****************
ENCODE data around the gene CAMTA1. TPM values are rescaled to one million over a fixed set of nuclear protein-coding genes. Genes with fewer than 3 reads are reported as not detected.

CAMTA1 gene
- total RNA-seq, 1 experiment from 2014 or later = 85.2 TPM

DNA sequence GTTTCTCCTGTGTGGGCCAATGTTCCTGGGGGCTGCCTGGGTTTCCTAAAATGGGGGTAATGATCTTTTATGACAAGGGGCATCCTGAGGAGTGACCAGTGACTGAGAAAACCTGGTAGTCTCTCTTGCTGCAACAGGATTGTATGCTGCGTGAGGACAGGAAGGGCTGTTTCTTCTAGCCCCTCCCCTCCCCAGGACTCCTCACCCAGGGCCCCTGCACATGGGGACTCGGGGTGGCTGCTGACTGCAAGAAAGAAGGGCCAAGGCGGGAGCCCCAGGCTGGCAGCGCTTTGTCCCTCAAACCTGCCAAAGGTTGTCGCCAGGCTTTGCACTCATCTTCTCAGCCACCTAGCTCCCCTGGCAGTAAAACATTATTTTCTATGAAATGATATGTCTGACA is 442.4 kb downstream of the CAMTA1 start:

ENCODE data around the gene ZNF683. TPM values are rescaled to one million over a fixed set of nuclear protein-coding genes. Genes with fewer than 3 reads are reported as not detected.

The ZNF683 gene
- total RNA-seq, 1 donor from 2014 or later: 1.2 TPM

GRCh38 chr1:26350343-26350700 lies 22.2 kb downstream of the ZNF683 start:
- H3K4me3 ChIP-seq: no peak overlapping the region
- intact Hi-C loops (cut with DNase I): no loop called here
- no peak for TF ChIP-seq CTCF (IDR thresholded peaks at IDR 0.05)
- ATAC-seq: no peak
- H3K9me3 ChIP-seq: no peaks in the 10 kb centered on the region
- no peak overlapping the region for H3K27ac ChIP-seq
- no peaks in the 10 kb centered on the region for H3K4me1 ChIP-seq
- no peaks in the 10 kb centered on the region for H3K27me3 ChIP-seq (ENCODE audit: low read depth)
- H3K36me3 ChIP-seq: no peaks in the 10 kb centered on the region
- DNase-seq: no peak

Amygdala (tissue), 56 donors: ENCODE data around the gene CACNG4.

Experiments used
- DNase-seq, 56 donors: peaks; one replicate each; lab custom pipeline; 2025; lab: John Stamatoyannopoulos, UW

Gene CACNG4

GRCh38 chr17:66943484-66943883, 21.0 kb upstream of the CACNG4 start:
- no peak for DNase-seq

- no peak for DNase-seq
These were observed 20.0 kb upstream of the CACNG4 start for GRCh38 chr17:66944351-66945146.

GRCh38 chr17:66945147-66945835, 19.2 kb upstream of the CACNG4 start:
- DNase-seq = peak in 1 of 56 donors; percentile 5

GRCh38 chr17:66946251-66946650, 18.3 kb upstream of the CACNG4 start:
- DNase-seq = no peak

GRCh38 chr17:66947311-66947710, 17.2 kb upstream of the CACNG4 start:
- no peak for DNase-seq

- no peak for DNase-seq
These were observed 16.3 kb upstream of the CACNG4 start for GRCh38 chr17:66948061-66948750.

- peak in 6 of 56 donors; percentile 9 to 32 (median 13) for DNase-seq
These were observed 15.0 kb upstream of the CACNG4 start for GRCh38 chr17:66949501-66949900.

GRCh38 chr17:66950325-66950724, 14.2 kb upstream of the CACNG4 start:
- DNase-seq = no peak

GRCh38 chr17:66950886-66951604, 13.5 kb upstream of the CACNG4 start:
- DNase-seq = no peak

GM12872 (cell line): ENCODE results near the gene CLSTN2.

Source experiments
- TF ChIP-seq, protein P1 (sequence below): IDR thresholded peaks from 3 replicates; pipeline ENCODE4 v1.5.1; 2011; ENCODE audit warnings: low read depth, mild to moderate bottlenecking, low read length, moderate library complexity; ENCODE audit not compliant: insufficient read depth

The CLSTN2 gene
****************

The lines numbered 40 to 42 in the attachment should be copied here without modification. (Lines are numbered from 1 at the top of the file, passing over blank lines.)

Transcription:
- DNase-seq = no peak

GM12872 (cell line): ENCODE results near the gene CLSTN2.

Source experiments